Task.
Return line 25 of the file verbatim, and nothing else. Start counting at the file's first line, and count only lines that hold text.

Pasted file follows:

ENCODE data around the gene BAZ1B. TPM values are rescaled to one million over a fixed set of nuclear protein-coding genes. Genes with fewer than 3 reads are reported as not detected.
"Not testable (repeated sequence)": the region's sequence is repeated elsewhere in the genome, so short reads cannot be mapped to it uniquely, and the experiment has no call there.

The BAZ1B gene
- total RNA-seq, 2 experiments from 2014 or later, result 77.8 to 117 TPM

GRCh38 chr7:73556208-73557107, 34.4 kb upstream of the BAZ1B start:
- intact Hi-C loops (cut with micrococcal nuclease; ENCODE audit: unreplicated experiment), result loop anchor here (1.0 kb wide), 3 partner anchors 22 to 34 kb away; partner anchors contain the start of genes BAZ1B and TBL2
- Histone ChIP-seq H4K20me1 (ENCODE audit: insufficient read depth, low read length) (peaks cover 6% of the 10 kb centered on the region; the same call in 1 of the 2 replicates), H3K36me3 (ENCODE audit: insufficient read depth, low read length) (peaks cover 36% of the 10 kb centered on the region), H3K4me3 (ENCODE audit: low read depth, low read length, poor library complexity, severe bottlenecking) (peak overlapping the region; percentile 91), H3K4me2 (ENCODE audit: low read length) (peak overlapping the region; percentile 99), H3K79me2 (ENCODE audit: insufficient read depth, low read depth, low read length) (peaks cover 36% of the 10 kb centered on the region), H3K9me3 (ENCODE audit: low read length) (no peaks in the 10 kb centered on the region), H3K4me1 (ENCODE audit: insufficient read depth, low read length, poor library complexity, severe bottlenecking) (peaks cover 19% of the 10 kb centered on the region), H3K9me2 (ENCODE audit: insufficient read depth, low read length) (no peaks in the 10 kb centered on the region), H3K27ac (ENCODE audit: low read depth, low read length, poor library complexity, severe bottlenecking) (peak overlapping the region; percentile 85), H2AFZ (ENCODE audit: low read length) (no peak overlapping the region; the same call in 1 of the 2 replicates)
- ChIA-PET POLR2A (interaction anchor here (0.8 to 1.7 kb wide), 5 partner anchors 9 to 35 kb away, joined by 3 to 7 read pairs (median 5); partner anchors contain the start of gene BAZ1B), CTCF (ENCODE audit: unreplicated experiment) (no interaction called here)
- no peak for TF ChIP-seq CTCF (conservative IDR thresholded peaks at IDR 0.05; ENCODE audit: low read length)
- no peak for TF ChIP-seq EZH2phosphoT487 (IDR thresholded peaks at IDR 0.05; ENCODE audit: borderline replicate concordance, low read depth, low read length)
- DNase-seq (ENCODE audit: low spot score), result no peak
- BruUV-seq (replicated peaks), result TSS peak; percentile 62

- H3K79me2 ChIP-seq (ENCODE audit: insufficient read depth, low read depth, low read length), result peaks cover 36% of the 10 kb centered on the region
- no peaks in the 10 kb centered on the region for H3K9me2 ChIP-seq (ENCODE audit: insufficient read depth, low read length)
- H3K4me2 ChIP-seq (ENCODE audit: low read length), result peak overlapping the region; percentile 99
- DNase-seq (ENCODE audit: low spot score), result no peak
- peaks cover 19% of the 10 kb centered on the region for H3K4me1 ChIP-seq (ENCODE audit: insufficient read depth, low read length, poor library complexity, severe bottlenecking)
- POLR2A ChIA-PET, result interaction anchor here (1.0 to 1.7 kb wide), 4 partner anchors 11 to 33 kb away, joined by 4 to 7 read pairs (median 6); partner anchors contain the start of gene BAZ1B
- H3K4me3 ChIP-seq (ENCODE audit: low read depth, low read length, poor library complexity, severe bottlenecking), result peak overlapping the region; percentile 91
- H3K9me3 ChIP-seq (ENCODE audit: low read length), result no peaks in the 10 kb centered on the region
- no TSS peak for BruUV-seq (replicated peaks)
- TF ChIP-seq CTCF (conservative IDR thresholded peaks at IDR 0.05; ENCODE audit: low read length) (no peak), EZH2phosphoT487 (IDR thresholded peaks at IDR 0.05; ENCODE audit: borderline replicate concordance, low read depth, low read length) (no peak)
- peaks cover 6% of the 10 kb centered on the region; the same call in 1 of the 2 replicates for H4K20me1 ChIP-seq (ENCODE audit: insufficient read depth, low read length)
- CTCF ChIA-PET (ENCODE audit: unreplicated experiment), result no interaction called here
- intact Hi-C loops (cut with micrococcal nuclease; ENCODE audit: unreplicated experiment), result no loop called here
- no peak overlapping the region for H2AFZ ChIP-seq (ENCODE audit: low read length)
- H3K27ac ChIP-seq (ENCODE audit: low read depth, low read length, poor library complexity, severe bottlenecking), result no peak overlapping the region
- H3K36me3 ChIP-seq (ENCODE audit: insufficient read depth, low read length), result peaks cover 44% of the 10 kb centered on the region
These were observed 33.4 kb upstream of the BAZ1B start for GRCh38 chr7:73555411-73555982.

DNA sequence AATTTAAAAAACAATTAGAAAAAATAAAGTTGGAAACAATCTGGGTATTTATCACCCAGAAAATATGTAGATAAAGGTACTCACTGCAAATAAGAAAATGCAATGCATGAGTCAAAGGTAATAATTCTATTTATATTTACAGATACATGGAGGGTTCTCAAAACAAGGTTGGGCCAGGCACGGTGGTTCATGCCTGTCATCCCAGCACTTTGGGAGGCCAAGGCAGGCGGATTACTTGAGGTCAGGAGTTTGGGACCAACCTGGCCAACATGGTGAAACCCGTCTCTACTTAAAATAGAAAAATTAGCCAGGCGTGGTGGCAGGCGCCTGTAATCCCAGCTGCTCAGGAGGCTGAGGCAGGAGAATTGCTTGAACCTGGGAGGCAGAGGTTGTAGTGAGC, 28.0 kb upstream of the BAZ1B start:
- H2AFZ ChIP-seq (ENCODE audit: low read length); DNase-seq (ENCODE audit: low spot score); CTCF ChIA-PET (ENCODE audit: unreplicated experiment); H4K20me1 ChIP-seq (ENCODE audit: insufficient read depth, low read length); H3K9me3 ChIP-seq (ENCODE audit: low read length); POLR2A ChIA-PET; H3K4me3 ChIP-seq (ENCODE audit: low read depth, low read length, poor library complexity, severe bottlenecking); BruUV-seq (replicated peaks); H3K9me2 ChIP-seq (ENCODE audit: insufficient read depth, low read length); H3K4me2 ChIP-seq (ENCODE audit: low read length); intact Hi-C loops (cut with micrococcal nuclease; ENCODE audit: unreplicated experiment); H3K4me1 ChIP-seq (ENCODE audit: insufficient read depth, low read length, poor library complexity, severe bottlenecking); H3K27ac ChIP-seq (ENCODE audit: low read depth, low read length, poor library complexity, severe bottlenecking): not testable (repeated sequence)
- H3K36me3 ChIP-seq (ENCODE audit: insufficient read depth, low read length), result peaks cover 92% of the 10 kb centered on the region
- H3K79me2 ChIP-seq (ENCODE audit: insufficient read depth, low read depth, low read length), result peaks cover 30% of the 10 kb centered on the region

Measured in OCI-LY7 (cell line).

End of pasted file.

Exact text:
- intact Hi-C loops (cut with micrococcal nuclease; ENCODE audit: unreplicated experiment), result no loop called here